Part of the Century 21 Librarian site, a resource for school and youth librarians, Booktalking Ideas is a webpage of 12 ready-to-use book talks for middle and high school students.
Booktalking Tips From A to Z
From the Learning Resource Center of Washburn University, this site houses guidelines, tips, and examples of book talks.
Booktalks--Quick and Simple
Developed by Nancy Keane, author of several books on book talks, this site has over 1,200 ready-to-use book talks for children in grades K-12. The site is updated monthly, and also has information about giving book talks, reading lists, and awards.
BPLG's [Bibliotecas Para Le Gente's] Booktalks
This site features book talks written by BPLG members and others who work with Latino/Hispanic youth. It describes a variety of books that the site authors believe will appeal to young readers from elementary through high school.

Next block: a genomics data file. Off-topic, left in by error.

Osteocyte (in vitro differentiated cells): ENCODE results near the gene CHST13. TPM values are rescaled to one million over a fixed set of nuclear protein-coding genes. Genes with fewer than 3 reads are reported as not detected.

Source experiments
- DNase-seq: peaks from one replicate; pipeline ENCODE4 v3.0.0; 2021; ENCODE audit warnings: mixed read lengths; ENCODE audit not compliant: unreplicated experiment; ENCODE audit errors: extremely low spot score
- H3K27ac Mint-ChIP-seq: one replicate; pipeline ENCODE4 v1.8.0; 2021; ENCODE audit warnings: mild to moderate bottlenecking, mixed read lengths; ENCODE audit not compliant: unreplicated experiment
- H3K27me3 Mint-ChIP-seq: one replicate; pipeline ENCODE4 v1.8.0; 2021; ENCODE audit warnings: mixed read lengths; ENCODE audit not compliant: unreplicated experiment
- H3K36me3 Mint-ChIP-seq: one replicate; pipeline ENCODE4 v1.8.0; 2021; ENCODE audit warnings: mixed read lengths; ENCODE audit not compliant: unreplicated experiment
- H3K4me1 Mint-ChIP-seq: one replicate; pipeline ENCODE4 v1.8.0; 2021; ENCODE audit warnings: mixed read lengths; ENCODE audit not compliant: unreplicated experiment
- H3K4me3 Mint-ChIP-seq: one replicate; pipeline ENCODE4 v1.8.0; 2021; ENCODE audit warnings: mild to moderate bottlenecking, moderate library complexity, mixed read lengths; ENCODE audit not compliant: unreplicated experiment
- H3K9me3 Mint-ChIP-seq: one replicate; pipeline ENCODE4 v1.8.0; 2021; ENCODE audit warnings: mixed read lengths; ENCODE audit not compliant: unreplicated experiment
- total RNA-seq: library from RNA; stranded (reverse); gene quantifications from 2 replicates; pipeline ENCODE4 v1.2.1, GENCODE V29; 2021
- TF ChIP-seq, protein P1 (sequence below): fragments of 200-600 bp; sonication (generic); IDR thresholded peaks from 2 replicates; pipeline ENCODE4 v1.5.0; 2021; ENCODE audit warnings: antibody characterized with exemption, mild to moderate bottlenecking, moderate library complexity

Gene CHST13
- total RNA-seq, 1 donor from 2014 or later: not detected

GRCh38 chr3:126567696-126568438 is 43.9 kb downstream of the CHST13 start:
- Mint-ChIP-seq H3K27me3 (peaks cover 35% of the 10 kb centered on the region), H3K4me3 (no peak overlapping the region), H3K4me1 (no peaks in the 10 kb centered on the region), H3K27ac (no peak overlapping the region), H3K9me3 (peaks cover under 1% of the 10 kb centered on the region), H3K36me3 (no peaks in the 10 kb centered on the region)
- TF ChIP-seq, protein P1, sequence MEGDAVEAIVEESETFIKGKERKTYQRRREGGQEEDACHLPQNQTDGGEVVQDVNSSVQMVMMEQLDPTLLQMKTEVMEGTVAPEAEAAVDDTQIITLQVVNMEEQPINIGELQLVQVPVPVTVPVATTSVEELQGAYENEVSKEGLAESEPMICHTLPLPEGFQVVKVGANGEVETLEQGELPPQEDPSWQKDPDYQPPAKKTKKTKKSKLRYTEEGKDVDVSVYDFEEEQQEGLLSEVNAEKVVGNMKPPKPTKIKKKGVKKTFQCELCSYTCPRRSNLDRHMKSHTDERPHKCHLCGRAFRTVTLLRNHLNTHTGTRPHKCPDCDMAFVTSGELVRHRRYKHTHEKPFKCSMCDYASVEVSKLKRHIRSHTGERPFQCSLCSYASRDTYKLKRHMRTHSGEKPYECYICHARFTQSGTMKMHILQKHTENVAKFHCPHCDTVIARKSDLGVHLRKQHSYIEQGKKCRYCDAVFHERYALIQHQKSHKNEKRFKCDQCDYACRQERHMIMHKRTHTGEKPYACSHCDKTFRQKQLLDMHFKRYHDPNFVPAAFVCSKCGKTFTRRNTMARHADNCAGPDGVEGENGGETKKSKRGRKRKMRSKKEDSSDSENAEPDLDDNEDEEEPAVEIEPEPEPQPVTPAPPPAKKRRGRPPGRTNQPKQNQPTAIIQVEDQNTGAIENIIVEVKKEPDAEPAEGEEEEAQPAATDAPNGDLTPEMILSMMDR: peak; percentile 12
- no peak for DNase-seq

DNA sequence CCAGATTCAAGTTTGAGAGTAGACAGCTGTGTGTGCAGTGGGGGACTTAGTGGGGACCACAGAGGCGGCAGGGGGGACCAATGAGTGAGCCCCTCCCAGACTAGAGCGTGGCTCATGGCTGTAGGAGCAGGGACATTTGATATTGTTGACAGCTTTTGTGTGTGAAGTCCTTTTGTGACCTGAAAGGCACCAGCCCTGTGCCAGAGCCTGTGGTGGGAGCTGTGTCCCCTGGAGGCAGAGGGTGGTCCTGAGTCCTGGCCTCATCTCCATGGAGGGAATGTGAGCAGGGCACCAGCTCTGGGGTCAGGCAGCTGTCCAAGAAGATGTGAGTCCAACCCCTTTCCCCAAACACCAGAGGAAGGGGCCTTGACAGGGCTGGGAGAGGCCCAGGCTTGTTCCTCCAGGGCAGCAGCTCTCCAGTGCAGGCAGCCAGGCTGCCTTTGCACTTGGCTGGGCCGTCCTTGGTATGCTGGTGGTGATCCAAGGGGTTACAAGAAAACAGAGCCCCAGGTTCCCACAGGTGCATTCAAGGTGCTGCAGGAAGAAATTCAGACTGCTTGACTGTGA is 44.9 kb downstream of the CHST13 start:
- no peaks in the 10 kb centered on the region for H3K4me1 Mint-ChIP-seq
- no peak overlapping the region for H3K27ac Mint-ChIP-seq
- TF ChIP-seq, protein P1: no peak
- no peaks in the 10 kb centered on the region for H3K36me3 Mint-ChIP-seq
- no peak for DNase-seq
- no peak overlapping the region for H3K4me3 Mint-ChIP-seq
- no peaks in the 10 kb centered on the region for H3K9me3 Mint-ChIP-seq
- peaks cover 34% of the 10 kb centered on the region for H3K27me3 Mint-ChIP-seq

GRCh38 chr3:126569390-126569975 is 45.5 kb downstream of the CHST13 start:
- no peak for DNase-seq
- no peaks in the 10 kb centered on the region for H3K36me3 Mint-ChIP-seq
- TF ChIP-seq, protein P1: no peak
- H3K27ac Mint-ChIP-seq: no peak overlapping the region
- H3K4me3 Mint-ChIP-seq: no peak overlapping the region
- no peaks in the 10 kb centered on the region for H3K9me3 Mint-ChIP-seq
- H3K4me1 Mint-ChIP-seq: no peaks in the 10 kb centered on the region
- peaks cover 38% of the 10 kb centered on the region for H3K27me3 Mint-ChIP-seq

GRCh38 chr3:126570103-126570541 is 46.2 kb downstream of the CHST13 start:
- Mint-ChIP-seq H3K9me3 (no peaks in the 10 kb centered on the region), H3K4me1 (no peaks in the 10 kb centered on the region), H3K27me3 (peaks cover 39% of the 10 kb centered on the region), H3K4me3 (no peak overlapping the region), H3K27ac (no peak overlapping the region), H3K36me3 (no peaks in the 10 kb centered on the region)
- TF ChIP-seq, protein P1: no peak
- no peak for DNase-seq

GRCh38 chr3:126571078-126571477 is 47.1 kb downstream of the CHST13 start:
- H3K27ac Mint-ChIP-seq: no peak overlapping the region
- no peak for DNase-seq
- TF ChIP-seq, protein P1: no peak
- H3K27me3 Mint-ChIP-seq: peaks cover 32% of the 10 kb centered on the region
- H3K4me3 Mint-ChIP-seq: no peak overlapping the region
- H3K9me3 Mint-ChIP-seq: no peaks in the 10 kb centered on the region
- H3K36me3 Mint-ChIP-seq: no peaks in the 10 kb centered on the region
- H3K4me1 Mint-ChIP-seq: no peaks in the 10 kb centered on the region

Promoting Reading With Book Talks
This resource, hosted by the Department of Education and Training of Western Australia, provides information on all aspects of book talks and also includes an observation checklist, peer and self-assessment sheets, and more.
Yahoo Discussion Group: Booktalkers
An online discussion group on the subject of book talking. Topics include tips and tricks for effective book talking, exchange of book talks, and discussion of children's books.
Other Projects to Use With Book Talks
Book Talk Projects
This site, hosted by Murray Park Elementary School in Ripon, WI, USA, lists 113 projects students can do after they have finished reading a book.
Book Talk Using iMovie
This site, from the Minnesota-based TIES consortium, demonstrates how to use iMovie to create a video or QuickTime book talk that describes the book through pictures, music, and audio.